Google's lead designer for "Inbox by Gmail" Jason Cornwell shows the app's functionalities on a nexus 6 android phone during a media preview in New York on October 29, 2014.
Jewel Samad—AFP/Getty Images
By Victor Luckerson
July 15, 2015

Google is finally rolling out a ‘Buy’ button in its search results. The new feature, first reported back in May, is an effort to get users comfortable thinking of Google as a shopping destination, not just a conduit to other sites.

At a press event on Wednesday, the company announced “Purchase with Google,” which will turn the ads that appear at the top of search results into cards that let users buy products from directly within Google’s interface. After clicking an ad marked with “Buy on Google,” a user will be taken to a special, Google-built page that shows information about the product and a checkout button to pay for the item using the credit card stored in a Google account.

Google isn’t actually selling these products itself, but instead partnering with retailers who will handle order fulfillment. Google makes money on these ads using the same cost-per-click ad auctions that power its traditional search ads.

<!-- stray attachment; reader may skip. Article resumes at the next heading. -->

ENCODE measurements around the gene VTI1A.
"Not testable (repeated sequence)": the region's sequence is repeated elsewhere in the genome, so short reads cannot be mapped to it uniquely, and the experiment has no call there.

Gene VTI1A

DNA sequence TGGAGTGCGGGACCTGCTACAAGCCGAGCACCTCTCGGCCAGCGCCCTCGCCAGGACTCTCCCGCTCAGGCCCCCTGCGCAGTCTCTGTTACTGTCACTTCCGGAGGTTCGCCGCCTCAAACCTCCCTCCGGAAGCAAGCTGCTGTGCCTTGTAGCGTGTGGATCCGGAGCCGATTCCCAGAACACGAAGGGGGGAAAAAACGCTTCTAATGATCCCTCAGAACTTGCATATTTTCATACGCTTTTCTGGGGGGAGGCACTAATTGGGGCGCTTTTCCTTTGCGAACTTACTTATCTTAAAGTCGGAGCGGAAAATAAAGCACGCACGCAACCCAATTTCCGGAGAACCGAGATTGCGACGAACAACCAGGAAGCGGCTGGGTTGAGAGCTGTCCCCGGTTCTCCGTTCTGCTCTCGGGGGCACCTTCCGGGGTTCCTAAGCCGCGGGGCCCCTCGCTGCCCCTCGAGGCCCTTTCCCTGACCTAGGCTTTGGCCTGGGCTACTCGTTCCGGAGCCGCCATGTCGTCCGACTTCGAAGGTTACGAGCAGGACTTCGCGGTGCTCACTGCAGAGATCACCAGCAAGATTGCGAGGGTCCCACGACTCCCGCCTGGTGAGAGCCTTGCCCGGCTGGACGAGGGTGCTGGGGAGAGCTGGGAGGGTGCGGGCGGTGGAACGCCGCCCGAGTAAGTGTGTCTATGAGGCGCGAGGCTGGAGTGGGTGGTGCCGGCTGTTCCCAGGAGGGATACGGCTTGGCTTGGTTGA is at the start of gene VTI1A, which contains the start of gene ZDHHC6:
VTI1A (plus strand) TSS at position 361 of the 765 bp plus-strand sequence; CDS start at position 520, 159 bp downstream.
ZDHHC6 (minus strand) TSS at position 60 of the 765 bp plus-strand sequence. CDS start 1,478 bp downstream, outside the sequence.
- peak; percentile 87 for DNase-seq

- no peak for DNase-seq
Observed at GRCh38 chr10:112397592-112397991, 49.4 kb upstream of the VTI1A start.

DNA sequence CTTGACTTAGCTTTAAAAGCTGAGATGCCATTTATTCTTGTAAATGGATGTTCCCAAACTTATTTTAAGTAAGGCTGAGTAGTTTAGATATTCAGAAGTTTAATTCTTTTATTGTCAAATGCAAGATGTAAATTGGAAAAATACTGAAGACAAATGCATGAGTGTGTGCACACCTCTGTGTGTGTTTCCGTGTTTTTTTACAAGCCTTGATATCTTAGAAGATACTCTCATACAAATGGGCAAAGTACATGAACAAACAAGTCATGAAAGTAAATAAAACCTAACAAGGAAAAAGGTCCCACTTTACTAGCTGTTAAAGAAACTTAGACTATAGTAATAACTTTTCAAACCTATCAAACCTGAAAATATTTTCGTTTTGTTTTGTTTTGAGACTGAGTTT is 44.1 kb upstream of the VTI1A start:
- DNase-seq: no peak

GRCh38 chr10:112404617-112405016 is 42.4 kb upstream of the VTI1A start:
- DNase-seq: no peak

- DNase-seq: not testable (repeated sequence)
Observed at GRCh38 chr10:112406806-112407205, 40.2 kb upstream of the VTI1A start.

With its new buttons, Google is aiming to make it easier for users to buy products on mobile phones’ screens. “There is too much friction when we try to make transactions on a phone,” says Jonathan Alferness, Google’s vice president of product management for Google Shopping. He notes that conversations rates to purchase items are still twice as high on desktop as they are on mobile.

Google is rolling out the buy button as a small test with about a dozen retailers in the coming weeks, with plans for a larger U.S. expansion by the end of the year.

At its event, Google also outlined some other recent tweaks to the mobile shopping experience. These include improved voice search that will provide users more detailed information when they ask questions about products, info cards that prominently show product reviews and improved “deep linking” capabilities that will let users open a purchase page within a retailer’s app directly from clicking a link in a Google ad.

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